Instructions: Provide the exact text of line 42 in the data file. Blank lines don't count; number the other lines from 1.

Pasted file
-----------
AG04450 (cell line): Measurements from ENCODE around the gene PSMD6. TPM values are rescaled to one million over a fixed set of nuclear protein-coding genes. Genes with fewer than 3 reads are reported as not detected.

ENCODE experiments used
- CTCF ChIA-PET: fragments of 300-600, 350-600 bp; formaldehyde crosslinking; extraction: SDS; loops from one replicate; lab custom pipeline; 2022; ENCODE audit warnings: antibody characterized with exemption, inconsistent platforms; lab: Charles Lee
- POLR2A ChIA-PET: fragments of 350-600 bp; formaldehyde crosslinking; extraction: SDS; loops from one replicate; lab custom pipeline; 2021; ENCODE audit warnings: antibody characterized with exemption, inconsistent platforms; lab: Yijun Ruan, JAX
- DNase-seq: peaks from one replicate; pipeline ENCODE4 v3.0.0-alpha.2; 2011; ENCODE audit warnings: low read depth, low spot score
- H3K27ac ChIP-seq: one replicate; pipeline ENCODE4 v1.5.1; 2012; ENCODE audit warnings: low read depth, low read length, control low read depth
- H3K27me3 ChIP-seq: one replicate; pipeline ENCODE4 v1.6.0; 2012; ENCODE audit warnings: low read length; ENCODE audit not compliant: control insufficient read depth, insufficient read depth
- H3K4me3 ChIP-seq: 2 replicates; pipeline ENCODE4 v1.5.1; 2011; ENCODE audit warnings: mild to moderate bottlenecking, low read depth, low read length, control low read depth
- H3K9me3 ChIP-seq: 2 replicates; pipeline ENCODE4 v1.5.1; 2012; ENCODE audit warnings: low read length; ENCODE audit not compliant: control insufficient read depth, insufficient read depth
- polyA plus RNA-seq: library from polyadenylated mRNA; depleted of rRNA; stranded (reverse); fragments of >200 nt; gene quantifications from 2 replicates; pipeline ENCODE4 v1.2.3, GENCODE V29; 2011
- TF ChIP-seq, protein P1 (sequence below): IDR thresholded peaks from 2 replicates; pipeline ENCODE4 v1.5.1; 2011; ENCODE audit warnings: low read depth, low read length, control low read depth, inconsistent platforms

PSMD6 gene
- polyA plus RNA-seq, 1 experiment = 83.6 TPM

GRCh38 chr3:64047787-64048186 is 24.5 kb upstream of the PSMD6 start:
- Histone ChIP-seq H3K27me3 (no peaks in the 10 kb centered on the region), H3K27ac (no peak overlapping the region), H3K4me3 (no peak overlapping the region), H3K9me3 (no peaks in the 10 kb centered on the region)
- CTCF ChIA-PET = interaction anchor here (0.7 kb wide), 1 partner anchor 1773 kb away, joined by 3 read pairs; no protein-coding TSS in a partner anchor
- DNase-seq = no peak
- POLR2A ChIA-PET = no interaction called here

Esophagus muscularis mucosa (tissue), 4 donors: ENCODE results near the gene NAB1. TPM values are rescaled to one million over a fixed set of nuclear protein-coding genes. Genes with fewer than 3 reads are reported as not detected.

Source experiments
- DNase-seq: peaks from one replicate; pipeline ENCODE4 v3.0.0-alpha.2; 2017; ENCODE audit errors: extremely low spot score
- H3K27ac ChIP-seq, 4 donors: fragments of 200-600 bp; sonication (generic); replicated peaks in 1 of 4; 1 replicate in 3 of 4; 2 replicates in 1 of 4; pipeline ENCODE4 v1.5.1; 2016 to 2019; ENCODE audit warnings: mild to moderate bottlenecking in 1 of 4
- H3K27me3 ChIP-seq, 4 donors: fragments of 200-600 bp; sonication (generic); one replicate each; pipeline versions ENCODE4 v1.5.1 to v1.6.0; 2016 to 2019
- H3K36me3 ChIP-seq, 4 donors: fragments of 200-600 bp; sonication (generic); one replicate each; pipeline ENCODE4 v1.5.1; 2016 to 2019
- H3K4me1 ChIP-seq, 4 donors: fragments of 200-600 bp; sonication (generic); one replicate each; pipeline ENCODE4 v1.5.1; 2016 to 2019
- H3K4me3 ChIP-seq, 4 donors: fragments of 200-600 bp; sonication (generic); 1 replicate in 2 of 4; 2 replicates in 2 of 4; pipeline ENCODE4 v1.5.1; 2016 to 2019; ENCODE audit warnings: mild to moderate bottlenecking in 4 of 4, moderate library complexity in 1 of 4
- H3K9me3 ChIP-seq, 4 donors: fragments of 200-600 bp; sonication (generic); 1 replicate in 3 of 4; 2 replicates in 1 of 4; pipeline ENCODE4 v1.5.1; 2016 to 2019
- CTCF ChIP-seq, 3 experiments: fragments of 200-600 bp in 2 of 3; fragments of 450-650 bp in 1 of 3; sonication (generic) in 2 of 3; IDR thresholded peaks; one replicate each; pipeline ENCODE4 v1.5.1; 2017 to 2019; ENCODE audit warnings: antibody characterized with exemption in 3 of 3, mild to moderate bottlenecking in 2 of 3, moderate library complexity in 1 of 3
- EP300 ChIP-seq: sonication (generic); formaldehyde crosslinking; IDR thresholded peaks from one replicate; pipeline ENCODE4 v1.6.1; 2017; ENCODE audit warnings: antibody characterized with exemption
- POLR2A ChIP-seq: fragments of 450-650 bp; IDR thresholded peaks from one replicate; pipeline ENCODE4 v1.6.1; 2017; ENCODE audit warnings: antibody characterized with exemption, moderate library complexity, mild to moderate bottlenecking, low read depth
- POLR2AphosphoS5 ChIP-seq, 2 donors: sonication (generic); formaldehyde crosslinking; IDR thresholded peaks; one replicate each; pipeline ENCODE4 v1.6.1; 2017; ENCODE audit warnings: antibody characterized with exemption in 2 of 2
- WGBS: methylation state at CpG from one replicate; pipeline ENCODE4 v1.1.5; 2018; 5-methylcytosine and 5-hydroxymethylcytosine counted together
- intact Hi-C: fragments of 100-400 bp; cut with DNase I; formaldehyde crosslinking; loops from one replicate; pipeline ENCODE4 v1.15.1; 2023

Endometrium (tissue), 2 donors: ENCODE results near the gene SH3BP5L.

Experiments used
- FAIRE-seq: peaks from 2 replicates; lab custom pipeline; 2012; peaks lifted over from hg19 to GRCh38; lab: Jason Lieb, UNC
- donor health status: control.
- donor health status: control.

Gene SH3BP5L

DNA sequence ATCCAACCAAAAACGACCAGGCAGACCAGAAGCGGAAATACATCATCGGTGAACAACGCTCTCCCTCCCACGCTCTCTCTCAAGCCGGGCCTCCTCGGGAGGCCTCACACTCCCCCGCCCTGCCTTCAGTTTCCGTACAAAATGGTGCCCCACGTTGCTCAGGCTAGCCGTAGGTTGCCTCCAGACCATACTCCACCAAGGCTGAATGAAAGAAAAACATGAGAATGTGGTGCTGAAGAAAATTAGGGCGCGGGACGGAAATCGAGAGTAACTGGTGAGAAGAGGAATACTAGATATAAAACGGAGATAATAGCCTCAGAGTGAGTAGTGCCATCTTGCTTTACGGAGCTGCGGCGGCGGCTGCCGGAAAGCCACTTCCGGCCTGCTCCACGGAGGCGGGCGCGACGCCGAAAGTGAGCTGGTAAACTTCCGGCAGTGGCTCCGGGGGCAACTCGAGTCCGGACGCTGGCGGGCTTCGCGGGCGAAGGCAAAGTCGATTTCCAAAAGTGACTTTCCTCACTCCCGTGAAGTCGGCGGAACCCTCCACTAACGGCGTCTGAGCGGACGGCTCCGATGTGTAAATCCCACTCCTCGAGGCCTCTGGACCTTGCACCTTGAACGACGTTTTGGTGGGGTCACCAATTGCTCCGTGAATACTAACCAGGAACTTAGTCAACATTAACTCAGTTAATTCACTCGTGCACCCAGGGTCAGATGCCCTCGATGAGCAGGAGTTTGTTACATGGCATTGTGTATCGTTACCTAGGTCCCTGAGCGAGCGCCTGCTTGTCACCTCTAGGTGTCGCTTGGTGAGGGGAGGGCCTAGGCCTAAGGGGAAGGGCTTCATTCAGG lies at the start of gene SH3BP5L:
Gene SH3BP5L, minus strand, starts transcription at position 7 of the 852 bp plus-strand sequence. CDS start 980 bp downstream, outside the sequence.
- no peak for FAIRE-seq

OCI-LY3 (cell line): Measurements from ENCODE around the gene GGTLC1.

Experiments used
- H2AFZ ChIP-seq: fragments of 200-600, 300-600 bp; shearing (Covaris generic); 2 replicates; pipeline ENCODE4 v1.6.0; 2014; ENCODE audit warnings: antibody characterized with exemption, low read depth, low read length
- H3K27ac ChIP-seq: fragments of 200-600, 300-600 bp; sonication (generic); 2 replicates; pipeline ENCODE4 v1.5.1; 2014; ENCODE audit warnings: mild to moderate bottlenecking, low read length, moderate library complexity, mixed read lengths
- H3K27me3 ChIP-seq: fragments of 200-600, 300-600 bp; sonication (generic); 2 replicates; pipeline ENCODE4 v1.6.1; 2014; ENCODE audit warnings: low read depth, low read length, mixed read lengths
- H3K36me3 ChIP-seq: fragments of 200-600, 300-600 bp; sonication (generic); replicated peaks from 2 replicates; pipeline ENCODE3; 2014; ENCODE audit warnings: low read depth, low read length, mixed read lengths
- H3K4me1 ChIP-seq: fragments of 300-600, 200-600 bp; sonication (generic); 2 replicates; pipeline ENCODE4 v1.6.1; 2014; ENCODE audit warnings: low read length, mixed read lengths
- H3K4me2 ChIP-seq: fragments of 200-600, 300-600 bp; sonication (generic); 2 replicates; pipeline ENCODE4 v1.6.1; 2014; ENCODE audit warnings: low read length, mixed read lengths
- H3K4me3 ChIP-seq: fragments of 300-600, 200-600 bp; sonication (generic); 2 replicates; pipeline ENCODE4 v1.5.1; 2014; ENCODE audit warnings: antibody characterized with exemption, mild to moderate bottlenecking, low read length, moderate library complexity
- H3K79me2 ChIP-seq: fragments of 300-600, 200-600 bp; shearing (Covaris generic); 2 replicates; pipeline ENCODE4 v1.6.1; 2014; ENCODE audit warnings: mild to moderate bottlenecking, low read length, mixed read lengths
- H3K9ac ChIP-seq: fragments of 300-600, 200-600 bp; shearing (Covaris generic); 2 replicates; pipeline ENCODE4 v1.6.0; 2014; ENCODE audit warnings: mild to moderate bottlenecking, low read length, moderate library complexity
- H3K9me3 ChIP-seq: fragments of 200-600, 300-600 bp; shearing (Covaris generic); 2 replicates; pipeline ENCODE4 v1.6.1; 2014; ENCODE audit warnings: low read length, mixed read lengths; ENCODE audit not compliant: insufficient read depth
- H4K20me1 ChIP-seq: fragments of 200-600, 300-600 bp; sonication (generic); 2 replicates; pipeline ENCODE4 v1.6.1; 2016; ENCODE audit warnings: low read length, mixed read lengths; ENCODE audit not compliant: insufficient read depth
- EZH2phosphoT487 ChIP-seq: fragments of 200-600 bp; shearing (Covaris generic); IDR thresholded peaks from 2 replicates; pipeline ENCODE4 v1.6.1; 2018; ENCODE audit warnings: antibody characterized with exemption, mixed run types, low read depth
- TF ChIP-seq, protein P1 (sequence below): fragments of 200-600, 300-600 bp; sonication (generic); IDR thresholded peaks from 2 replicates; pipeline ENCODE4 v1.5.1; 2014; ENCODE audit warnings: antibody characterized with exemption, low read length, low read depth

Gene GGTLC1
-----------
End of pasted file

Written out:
- no peak for FAIRE-seq